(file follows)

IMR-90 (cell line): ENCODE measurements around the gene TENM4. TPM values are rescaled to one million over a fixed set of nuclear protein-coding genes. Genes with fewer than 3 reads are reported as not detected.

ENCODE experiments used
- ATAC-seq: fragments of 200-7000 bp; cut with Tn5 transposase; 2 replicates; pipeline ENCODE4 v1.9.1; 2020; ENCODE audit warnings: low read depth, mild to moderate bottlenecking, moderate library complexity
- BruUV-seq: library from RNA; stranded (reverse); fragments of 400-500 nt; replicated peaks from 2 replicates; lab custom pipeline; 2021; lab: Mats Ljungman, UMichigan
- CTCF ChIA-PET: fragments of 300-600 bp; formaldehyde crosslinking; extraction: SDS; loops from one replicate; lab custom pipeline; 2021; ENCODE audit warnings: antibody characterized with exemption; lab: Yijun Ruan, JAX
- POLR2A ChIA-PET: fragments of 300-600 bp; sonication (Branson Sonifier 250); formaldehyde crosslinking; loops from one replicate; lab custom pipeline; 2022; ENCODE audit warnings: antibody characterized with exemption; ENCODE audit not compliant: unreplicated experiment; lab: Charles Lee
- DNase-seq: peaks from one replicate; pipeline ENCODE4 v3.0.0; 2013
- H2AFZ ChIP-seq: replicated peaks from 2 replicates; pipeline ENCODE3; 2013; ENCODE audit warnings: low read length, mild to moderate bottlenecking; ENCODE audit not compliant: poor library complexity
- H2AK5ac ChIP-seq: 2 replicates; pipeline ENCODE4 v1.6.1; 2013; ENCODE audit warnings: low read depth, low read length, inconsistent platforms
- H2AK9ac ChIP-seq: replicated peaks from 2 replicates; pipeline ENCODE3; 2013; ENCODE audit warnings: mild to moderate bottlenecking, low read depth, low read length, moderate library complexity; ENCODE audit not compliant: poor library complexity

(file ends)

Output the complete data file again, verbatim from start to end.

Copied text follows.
IMR-90 (cell line): ENCODE measurements around the gene TENM4. TPM values are rescaled to one million over a fixed set of nuclear protein-coding genes. Genes with fewer than 3 reads are reported as not detected.

ENCODE experiments used
- ATAC-seq: fragments of 200-7000 bp; cut with Tn5 transposase; 2 replicates; pipeline ENCODE4 v1.9.1; 2020; ENCODE audit warnings: low read depth, mild to moderate bottlenecking, moderate library complexity
- BruUV-seq: library from RNA; stranded (reverse); fragments of 400-500 nt; replicated peaks from 2 replicates; lab custom pipeline; 2021; lab: Mats Ljungman, UMichigan
- CTCF ChIA-PET: fragments of 300-600 bp; formaldehyde crosslinking; extraction: SDS; loops from one replicate; lab custom pipeline; 2021; ENCODE audit warnings: antibody characterized with exemption; lab: Yijun Ruan, JAX
- POLR2A ChIA-PET: fragments of 300-600 bp; sonication (Branson Sonifier 250); formaldehyde crosslinking; loops from one replicate; lab custom pipeline; 2022; ENCODE audit warnings: antibody characterized with exemption; ENCODE audit not compliant: unreplicated experiment; lab: Charles Lee
- DNase-seq: peaks from one replicate; pipeline ENCODE4 v3.0.0; 2013
- H2AFZ ChIP-seq: replicated peaks from 2 replicates; pipeline ENCODE3; 2013; ENCODE audit warnings: low read length, mild to moderate bottlenecking; ENCODE audit not compliant: poor library complexity
- H2AK5ac ChIP-seq: 2 replicates; pipeline ENCODE4 v1.6.1; 2013; ENCODE audit warnings: low read depth, low read length, inconsistent platforms
- H2AK9ac ChIP-seq: replicated peaks from 2 replicates; pipeline ENCODE3; 2013; ENCODE audit warnings: mild to moderate bottlenecking, low read depth, low read length, moderate library complexity; ENCODE audit not compliant: poor library complexity